2. “The world God wants to create can’t merely be explained, it must be imagined, and most of all, it must be lived.”

    I think about how much of my imagination is spent on making money or satifsying various appetites—how much different would things be if that time were spent on imagining how to live out the kingdom of God?

  3. Can’t help but recall martha’s very sage counsel to anyone dealing with someone dear and new in the faith:

    DROWN THEM IN BEAUTY…

    that was the best advice, IMO, from that entire thread; it brought to mind great landscapes, mountain climbing adventures, great music, and great art. Sad to say, these are not always the materials found in today’s “growing in the faith” lessons.

    GregR

    • You’re very kind, greg r. I wish I was really half as smart as I seem to appear to be 🙂

      But a greater and wiser was there before me, as I just found out:

      http://magazine.nd.edu/news/19316-great-god-its-the-great-god-debate/

      “My father, who was a philosopher, once asked his best friend on the faculty, one of my physics professors, “Jim can you hear the music of the spheres?” My professor responded, “Hear it, Bill? It’s so loud I can’t turn the damn stuff off!” This physicist knew his Augustine: “question the beauty of the earth, question the beauty of the sea, question the beauty of the air distending and diffusing itself, question the beauty of the sky . . . question all these realities. All respond: ‘See, we are beautiful.’ Their beauty is a profession. These beauties are subject to change. Who made them if not the Beautiful One who is not subject to change?””

  4. “There is an unseen world around us, where the invisible Creator, Sustainer, and Redeemer of all is constantly active, always at work, present and ever engaged in the life of his creation.” AND “God rules and God acts, which intersects with our world in the most surprising ways, making the ordinary extraordinary and beautiful.”

    Those 2 lines brought simultanesouly a thrill in my heart and a burden on my mind. Why the difference?

    The thrill comes from an instinctual YES! YES! YES!! This is what I want! AND MORE!!!! I know this to be true! And even better than that! HIS TRUTH!

    The burden comes from an equally instinctual place that says in some circles neither of these can be taught or lived because in both of those arenas, no one is able to control and dominate the other.

  5. IDK, evangelicalism has its share of imagery, such as “washed in the blood”, “invite Jesus to live in your heart”, etc. I do agree that imagination is not the usual path for most, and Americans in particular seem to have a fetish for knowing all the facts. Don’t believe me? How many commercially successful movies in the US end without some form of resolution?

    This has always been a source of friction between my wife and I. I tend to communicate in example and allegory whereas she is literal to a fault. Here responses to me often begin with “What as that got to do with anything?”

    • I also tend to communicate with many misspellings and poor grammar:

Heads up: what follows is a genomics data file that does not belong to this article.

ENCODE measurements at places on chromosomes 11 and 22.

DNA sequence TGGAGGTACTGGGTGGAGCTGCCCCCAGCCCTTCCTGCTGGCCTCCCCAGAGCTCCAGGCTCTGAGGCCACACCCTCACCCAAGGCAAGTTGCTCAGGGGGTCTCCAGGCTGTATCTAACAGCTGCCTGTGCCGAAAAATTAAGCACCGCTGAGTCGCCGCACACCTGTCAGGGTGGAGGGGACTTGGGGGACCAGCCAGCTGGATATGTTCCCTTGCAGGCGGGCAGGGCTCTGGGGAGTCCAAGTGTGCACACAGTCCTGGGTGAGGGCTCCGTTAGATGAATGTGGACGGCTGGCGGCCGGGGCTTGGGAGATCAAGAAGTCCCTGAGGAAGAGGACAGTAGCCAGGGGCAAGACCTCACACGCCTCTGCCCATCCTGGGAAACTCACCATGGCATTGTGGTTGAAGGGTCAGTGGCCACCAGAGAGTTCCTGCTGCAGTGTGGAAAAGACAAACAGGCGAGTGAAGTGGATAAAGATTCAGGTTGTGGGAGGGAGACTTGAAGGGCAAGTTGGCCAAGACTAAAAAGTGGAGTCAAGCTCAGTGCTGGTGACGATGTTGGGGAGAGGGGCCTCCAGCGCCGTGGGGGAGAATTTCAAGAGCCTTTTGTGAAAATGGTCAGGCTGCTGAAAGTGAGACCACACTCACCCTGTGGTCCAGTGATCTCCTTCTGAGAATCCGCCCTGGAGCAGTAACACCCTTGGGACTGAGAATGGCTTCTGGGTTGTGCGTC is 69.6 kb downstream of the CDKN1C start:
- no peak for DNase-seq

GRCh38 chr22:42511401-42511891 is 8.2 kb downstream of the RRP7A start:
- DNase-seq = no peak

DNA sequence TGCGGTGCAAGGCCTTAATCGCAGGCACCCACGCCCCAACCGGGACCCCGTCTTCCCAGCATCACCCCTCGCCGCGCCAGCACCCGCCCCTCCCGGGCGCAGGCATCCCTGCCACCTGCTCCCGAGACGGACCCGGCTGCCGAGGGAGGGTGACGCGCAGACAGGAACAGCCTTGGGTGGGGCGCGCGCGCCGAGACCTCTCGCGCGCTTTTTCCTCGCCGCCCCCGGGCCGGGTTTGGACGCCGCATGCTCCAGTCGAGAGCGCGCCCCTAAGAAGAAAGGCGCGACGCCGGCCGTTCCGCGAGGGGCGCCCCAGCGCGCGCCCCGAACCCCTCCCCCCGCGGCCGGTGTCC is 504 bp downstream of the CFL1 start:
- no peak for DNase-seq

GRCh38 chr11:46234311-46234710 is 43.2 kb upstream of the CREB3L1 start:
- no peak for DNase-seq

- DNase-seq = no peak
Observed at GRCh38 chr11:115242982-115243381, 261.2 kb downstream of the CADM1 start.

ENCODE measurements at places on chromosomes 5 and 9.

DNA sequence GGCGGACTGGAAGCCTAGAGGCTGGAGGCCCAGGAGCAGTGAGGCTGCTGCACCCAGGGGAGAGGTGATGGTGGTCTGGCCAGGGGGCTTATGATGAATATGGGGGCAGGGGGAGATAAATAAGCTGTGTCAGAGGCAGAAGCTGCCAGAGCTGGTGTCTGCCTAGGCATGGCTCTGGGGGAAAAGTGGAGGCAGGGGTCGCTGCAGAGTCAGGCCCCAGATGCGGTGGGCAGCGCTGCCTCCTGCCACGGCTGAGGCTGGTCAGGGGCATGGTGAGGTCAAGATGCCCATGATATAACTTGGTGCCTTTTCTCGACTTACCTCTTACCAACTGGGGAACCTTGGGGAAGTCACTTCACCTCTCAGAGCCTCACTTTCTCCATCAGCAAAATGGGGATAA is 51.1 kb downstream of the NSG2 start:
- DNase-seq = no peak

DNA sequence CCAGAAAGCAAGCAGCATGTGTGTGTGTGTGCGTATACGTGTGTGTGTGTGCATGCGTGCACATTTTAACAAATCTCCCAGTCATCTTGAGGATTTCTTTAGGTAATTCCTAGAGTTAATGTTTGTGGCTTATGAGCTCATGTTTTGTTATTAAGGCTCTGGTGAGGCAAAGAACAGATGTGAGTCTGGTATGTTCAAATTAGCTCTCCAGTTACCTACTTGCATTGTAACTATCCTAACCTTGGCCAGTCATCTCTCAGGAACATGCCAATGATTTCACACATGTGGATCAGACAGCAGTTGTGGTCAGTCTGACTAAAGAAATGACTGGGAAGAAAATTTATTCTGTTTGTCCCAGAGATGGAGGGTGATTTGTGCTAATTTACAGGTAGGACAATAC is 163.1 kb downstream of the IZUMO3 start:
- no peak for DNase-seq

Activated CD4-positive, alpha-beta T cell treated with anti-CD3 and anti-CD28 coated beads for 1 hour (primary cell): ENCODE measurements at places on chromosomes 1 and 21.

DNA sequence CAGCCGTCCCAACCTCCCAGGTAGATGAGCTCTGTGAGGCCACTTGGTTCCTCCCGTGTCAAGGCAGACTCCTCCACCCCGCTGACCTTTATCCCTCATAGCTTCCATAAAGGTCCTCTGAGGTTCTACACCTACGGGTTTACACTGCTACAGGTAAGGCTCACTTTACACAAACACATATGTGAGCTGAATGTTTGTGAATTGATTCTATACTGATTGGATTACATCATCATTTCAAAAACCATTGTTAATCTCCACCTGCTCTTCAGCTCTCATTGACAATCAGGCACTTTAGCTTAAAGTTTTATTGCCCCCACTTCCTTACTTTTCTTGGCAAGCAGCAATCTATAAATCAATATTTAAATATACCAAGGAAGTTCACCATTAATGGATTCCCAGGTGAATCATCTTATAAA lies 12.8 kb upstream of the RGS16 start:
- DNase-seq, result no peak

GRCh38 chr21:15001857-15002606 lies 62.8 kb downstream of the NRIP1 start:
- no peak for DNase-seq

My wife and ME

      HER responses to me

      What HAS that got to do

  6. Christiane says:

    “hungering for a kingdom kind of world now”

    http://www.youtube.com/watch?v=TXyGh1MW2OM

  7. Wait. So this guy wrote a non-fiction theological book about how we should read imaginative fiction? haha

  8. David Cornwell says:

    “But the big point is this: truth and life so wondrous as that which Jesus came to give cannot be held within theological definitions and teaching outlines, classroom lectures and debates. The world God wants to create can’t merely be explained, it must be imagined, and most of all, it must be lived.”

    This is good! Life is a wonderful story, and the more imagination we put into, imagining the Kingdom, the answer to “thy Kingdom come…” the better the story will be. Jesus will help us write that story. Tragedy, joy, victory, loss, death, and new life are all part of it. So are real glimpses of the Kingdom, and in the end resurrection, a new Heaven, a new Earth.

  9. Yes, yes and yes. I love the emphasis on the imagination and the creative and mysterious aspects of God’s kingdom and how he relates to us and inspires the routines of daily life, infusing them with mystery and hope and grace and love. I hope we get more of this in the church. I really long for this.

    But like some others here, I’m not entirely optimistic. I’ve experienced too many churches for whom the analytical and prosaic and doctrinal and correct thinking is the primary thing, along with determining who is “in” and who is “out.” And if you talk about imagination or mystery, if you color outside the established lines, so to speak, your life becomes very unpleasant rather quickly.

    • David Cornwell says:

      “I’ve experienced too many churches for whom the analytical and prosaic and doctrinal and correct thinking is the primary thing… ”

      There are some ways to be analytical in the study of scripture that would be wonderful for some of these churches to learn. But this is serious study that starts away from presuppositions about the passage (or at least as far as that is possible). This kind of analysis takes in a lot. It starts with asking certain questions, writing and paper, and eventually arriving at certain conclusions. It involves disciplined method. It involves spending a lot of time with a book of the Bible or a passage. It doesn’t involve reading what preachers have said, or even commentaries (esp at the early state). I wish this kind of study were taken seriously by individuals and churches, whether fundamentalist, evangelical, or liberal.